Harvard Study Links Artificial Light to Breast Cancer



In a recent study from Harvard University, researchers  have found that women potentially have a greater risk of developing breast cancer if they live in neighborhoods that have high levels of outdoor night lighting. These findings are based on the Nurses’ Health Study, known for advancing understanding of risks to women’s health.

This study followed approximately 109,672 nurses in the NHS for occurrences of breast cancer from 1989 to 2013. The home of each nurse was geocoded and the average light level in the neighborhood was measured by satellite images taken by Defense Meteorological Satellite Program.

By 2013, a total of 3,549 new cases of breast cancer had been diagnosed. This number was what they expected among that sample size of women. The study found a  direct correlation between the neighborhood nighttime light level before diagnosis and the later risk of developing breast cancer. Researchers said that these findings held up even after filtering out other risk factors, such as age, number of children, weight, use of hormone medications and others.

Too much electric light at night might explain a portion of the breast cancer pandemic that dates back to 1987.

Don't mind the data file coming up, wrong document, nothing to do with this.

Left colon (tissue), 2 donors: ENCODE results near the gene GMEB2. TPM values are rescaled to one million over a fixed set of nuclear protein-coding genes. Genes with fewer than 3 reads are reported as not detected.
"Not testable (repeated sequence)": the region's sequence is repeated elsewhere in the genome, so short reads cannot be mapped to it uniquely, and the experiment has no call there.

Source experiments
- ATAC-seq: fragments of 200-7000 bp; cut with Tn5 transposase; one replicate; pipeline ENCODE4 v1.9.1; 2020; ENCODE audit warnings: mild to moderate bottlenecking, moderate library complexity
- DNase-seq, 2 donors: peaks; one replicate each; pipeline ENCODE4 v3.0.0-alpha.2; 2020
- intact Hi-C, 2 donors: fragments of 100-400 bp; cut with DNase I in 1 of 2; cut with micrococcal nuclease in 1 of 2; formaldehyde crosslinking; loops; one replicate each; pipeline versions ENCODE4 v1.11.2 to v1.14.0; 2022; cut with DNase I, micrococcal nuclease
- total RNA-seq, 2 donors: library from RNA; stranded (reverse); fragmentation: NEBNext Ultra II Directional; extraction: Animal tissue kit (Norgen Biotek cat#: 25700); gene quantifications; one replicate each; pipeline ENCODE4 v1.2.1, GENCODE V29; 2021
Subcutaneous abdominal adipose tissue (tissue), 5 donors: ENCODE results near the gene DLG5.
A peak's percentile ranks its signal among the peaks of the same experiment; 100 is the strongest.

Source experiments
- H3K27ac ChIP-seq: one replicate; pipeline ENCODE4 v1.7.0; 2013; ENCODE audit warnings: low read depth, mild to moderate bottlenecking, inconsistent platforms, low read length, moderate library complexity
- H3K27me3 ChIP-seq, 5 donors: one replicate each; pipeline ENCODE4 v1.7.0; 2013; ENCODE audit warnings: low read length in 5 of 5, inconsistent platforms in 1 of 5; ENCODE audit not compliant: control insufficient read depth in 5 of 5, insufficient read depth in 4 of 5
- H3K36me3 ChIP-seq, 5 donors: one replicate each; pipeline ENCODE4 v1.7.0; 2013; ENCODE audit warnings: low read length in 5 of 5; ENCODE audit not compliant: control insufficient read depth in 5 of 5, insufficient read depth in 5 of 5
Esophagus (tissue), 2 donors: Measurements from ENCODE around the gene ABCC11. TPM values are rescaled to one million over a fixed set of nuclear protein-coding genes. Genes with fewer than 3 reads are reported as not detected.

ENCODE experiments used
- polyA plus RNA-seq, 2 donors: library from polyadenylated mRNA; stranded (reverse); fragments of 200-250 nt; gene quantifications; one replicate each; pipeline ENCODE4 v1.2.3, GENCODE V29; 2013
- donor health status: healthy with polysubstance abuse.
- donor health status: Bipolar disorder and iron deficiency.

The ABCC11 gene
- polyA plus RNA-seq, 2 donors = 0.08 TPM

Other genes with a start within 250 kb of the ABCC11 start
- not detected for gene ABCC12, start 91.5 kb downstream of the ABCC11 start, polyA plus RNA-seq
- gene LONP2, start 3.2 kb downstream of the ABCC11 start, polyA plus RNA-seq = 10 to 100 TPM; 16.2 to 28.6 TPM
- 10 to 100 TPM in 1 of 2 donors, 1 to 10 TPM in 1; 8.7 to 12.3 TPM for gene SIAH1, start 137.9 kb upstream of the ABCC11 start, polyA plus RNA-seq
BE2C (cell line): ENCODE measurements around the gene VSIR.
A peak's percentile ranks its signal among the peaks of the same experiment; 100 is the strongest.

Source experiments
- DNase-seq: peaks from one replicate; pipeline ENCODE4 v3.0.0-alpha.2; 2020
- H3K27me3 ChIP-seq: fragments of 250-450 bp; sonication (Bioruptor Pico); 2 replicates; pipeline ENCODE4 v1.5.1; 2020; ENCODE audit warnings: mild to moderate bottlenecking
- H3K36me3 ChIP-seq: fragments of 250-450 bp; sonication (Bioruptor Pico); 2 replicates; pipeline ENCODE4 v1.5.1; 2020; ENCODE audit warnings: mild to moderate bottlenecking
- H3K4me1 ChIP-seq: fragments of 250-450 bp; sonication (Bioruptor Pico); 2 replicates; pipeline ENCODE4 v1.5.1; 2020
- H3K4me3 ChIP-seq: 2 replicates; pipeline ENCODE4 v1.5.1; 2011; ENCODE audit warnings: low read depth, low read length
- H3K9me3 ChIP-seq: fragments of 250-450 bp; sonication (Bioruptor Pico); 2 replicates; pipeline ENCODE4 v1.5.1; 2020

The question is… How does nighttime light levels outside the home in a woman’s neighborhood affect the risk of breast cancer?

Studying the outside light levels, it is assumed that if communities shine so brightly to a satellite are composed of people who are in general bathed in light. They tend to have greater light exposure in the home, outside on the street, and for evening entertainment in the city. Satellite data are thought to be a surrogate, or a proxy, for this actual LAN exposure to each woman, particularly in the evening before sleep. The body’s normal transition to nighttime physiology should begin at dusk. The hormone, Melatonin, rises in the blood substantially at night.

Melatonin has been shown to have cancer fighting effects in lab rats.

Artificial night lighting, which has a short wavelength compared with natural light, leans toward the blue spectrum relative to other colors. This has a greater impact on lowering melatonin, delaying the transition to nighttime physiology.

The higher the nighttime light level, the higher the risk.





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